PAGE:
Domain Controllers

Discussion in 'Server Networking' started by Patrick Whittle, Aug 2, 2009.

  1. Basic AD DNS setup.

    Install DNS on the domain controller and point it to itself for DNS in the
    properties of TCP/IP. Do not use 127.0.0.1 use the actual IP address. This
    is so the Domain controller can register it's SRV records in the DNS zone
    for your domain so AD clients using this DNS server can "find" the domain
    (remember the long time it took to add a computer to the domain....it was
    looking for those SRV records that wern't there). Once you changed it you
    saw how short a time it took.... Pointing the DNS server to your ISP, your
    server tries to register it's SRV record on your ISP's DNS server and they
    don't allow it. Nor do you want any of your private AD domain DNS records
    sitting on a public DNS server where the world can get to them.
    See:
    How To Install and Configure DNS Server in Windows Server 2003
    http://support.microsoft.com/kb/814591


    Point all AD clients to the DNS server setup for the AD domain ONLY. Do not
    put your ISP's DNS server's IP address as primary (on whole set of problems
    occur like you saw with the long time it took to add a computer to the
    domain.) and do not put your ISP's DNS server as alternate (this creates a
    whole other set of problems).
    See:
    Best practices for DNS client settings in Windows 2000 Server and in Windows
    Server 2003
    http://support.microsoft.com/kb/825036

    For Internet access setup the DNS server to forward to your ISP. This is the
    ONLY place on your AD domain your ISP's DNS servers should be
    listed...........as Forwarders.
    See:
    How to configure DNS for Internet access in Windows Server 2003
    http://support.microsoft.com/kb/323380

    What you are trying to accomplish is to have ALL AD members (servers are AD
    members also) look to the DNS server setup for the AD domain so they can
    find the resources on your domain. Anything not on your domain ( the
    Internet) you want your DNS server to forward those requests to your ISP's
    DNS server.


    hth
    DDS
     
    Danny Sanders, Aug 5, 2009
    #41
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  2. Patrick,

    According to your picture, the internal LAN interface of the router is set
    to DHCP. Yet you stated that you manually set a static address. Can you
    clear that up? Do you have a Visio of it?

    Also, I have never said, explicitly or implicitly, the following statement:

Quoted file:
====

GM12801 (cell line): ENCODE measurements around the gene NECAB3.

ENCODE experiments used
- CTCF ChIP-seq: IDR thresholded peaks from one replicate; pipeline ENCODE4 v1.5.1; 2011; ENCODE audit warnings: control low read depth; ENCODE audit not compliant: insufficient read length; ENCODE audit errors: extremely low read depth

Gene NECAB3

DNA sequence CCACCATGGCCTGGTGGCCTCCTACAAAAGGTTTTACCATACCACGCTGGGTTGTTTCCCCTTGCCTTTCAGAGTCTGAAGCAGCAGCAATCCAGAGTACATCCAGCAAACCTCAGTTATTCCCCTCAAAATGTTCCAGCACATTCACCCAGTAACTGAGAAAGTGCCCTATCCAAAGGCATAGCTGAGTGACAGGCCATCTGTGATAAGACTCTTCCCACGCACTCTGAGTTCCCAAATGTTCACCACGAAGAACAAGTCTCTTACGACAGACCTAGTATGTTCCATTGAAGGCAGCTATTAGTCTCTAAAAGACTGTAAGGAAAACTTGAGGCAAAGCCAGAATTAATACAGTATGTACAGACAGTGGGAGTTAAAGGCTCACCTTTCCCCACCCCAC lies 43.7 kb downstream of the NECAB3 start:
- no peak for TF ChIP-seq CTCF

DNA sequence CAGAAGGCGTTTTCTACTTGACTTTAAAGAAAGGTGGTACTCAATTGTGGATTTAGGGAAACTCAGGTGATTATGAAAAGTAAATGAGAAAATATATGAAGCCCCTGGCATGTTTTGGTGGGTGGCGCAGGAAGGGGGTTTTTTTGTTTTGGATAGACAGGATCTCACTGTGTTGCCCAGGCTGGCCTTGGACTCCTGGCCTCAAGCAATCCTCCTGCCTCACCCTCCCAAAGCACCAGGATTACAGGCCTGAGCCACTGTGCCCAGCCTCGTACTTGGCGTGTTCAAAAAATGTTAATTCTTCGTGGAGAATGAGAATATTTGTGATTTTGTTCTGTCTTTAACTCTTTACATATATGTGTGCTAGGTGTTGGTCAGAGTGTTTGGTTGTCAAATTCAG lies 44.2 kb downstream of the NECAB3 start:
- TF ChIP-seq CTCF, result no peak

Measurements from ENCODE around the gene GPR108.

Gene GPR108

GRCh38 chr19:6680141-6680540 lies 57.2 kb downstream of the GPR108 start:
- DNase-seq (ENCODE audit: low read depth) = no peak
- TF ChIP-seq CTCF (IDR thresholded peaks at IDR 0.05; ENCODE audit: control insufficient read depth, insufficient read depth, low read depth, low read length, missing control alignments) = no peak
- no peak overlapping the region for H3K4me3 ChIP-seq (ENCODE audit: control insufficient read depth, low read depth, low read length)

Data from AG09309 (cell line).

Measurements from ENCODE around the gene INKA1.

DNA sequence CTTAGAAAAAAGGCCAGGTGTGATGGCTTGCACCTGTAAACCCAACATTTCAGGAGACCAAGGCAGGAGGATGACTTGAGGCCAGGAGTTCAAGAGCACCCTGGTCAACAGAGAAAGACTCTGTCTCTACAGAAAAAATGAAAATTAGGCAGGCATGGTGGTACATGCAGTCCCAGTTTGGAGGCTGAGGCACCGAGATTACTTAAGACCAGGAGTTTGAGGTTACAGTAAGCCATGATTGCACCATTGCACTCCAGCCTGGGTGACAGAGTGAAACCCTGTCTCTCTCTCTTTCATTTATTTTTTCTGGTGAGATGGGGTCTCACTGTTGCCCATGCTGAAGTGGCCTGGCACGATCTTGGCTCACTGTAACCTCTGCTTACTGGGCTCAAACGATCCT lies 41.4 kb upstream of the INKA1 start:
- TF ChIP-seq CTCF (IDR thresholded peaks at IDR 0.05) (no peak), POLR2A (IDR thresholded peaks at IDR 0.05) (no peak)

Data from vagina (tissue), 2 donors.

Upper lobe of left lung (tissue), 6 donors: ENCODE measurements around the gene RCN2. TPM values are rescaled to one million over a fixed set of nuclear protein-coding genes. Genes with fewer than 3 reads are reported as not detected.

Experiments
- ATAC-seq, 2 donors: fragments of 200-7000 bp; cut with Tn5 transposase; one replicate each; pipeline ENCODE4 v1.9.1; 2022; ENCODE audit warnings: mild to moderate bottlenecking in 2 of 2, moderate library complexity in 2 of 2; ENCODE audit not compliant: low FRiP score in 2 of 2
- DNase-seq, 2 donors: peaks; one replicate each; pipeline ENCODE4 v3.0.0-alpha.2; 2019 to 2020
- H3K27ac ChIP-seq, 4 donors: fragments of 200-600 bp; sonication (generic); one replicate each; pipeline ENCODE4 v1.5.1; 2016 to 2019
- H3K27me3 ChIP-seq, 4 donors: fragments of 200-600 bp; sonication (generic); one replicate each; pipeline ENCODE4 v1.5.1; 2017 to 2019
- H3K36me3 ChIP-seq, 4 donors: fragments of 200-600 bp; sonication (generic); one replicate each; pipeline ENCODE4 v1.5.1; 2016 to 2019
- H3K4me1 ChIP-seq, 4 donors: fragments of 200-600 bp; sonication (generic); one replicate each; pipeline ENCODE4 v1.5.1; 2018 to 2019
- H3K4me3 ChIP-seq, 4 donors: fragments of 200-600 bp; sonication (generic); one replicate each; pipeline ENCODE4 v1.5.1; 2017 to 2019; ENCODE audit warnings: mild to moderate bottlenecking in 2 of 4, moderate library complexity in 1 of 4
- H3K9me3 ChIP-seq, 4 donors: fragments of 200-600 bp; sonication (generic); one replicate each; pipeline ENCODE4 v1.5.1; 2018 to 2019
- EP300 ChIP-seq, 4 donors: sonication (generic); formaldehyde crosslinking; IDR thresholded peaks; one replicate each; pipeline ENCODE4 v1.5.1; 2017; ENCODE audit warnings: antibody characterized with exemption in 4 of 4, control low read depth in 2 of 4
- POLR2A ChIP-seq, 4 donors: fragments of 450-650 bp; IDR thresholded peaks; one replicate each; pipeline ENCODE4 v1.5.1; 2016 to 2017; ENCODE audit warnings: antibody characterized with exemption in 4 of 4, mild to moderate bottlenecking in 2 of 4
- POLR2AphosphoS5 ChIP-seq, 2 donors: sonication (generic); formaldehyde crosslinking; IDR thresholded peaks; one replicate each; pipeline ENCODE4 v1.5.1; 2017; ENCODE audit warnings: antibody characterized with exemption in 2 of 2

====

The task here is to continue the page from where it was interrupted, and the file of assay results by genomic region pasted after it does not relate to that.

All along, I've said that for all internal Active Directory members,
    including the domain controller itself, it must only use the DNS server
    installed on your domain controller. If you have more than one domain
    controller with DNS installed, use that as well.

    I've always also said to never use the ISP's DNS server on any internal
    Active Directory member. This is because all of AD's info is in it because
    AD registers that info into it. So if you used the ISP's for AD, AD then
    asks the ISP a question that it cannot answer, such as, "Where is my domain
    controller for my domain?" The ISP's DNS does not have that info.

    In addition, I'm not sure how you came to the following conclusion:
    ICANN has been around a long time, and some say they are the designers of
    DNS. Microsoft's DNS is based on the RFCs that define DNS. Microsoft just
    happens to have a DNS service, just like anyone else, and they are all
    compatible. Matter of fact, they can communicate with each other because
    Microsoft's DNS, as well as other DNS implementations (BIND, TreeWalk, etc),
    all follow the RFCs that define DNS, therefore they are compatible.

    And no, Microsoft did not mutate DNS. They simply designed AD around DNS and
    for AD to use DNS, no matter what brand name DNS server that's used
    (Microsoft or others) and not the other way around.

    Matter of fact, if you don't like Microsoft's DNS, you can use anyone one of
    the others, as long as they support SRV records, you are good to go. But
    whatever you use, you must only point to it for AD because that's what AD
    uses to store information so other machines can find AD resources.

    DNS is simply a database that can be queried. AD simply uses DNS to store
    Active Directory data in DNS.

    I hope that clears up any misconception about Active Directory and DNS.

    Danny also posted the same info Meinolf and I did. I hope it helps.

    Ace
     
    Ace Fekay [MCT], Aug 5, 2009
    #42
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  3. Please see my response to the other thread by Patrick for the successful
    conclusion on this issue.

    Ace
     
    Ace Fekay [MCT], Aug 7, 2009
    #43
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